NEW YORK—Last year, Noli Me Tangere, the opera, was staged in Chicago. I heard about it and wanted to see it but couldn’t and wished that it would be staged here as well. Fortunately like-minded New York-based Filipinos had the same idea. And so it was that over a recent weekend this month, the Foundation for Filipino Artists, in celebration of its 25th anniversary, presented it at the Kaye Playhouse that is part of Hunter College (where I teach, coincidentally). The foundation, headed by its founder Aida Bartolome, partnered with a committee to raise funds, whose chair was Loida Nicolas Lewis. As the latter pointed out in a speech welcoming the audience to the last performance, New York hadto have its own production. In 1888, it was the culmination of his transcontinental train journey begun in San Francisco. He stayed for three days before boarding a passenger ship to Liverpool.
Working to stage this opera was a creative team made up of gifted veteran professionals, from the artistic director and composer/conductor Michael Dadap and dancer/choreographer Kristin Jackson, from set and costume designer Jerry Sibal to the singers, all of whom have had considerable experience and success in regional venues in the US and in Europe. Sal Malaki, for instance, singing the role of Ibarra, is with the Los Angeles Opera; Antoni Mendezona (Maria Clara) has sung to critical acclaim in New York; and Andrew Fernando as Padre Damaso has appeared with the New York City Opera (which, alas, just closed its doors permanently) and at the Cultural Center of the Philippines.
The opera debuted in Manila almost 60 years ago, the music composed by Felipe Padilla de Leon, and the libretto written by Guillermo Tolentino. Both de Leon and Tolentino were later honored by the Philippine government as National Artists, the former in music, and the latter in the visual arts. Tolentino is the artist who sculpted what is probably the most famous statue in Philippine academe, the Oblation, that greets visitors to the University of the Philippines campus at Diliman in Quezon City.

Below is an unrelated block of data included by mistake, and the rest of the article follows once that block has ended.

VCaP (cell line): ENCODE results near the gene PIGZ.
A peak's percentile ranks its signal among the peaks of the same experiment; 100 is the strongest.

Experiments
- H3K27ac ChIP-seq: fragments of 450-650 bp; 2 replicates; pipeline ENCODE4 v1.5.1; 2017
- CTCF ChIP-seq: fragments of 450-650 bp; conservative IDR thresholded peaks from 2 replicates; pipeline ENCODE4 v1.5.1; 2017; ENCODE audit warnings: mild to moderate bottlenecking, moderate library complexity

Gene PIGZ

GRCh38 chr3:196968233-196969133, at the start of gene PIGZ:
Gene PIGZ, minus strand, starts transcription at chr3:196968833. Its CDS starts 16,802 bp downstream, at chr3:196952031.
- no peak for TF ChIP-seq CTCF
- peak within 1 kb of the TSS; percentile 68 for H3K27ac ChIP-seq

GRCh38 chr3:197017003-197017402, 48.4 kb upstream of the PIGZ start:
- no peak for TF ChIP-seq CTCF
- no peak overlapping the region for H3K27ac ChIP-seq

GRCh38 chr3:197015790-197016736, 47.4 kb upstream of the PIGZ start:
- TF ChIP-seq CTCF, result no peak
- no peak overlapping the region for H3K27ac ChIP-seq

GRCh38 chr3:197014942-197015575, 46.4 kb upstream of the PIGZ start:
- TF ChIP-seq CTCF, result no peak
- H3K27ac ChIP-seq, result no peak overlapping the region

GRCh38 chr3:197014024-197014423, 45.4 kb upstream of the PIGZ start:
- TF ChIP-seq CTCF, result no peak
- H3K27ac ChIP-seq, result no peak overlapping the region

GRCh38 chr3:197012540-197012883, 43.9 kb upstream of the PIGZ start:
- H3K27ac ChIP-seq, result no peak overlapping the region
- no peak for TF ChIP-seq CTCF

Both the singing and the orchestral accompaniment were first-rate and the staging went off without a hitch. The libretto however was a different story, literally and figuratively. The challenges of adapting Jose Rizal’s first novel, with its characters—many of which now live on in the popular imagination—and layers of irony, satire, and political allusions, are formidable. Certainly not everything in the novel can or should be transferred to the stage, a different medium altogether where, while relying on the written word, must also be visually rendered. Tolentino’s adaptation suffers in its attempt to present a narrative arc that concentrates mainly on the tragic love between the idealistic Ibarra and the beautiful if somewhat frail Maria Clara. Most likely too, the pressure of keeping the adaptation to a manageable time made the librettist’s task even harder.
The portrayals of Padre Damaso, Ibarra, and Maria Clara are solid enough, and prepare us for the tension that arises from Damaso’s bitter dislike of Ibarra. Nevertheless, some omissions are inexplicable. Padre Salvi and Elias, so central to the novel, here play much reduced roles. In the book, Salvi lusts after Maria Clara and engineers the faux rebellion that implicates Ibarra and makes him a fugitive. In the opera we have no inkling of the friar’s Machiavellian stratagems. Elias, a noble if enigmatic counterweight to Salvi, has a history that ties him in to Ibarra. Their debates on whether revolution is the answer to the Philippines’ enslavement—powerful material for dueling arias—Elias’s willingness to help and even die for Ibarra: none of these are dealt with or even suggested.
One of the book’s many strengths is its satire. Who can forget the portrait of Doña Victorina de Espadaña, the wealthy India who thinks she is superior to her own kind? The classic and hilarious catfight between her and Doña Consolacion, the Guardia Civil Lieutenant’s wife, would have made for a wonderful comic scene. And Rizal’s withering depictions of religious superstition and hypocrisy, voiced often by the village philosopher Tasio, are barely hinted at. Nor is the theme of education, Ibarra’s (and Rizal’s) passion, even brought up.
The last we see of Maria Clara in this opera is on her knees, donning a veil, symbolizing her life as a nun. But that is all. Her descent into madness within the claustrophobic confines of the convent, with regular, suspect, visitations by Padre Salvi, is excised. If any one scene in the novel seems tailor-made for an opera, it would have been the sight of the heroine on the convent roof, lamenting her fate in the middle of the night while a thunderstorm is raging and two soldiers patrolling the street below, who are taken aback by the sight of this madwoman and scared out of their wits. Maria Clara’s wretchedness would have been a perfect representation of the state of the country under Spanish oppression.
I suppose if one hadn’t read the novel, one could appreciate to a greater degree than I did this otherwise polished production, for which everyone involved is to be commended. While this adaptation falls short, its enthusiastic reception should encourage the Foundation and its partners to undertake, and even commission, similar endeavors. As for the possible complaint that had Tolentino deepened and lengthened his libretto, it would simply have been too long, let me just say that in art as in bed, it isn’t how long you make it, it’s how you make it long.
Copyright L.H. Francia 2013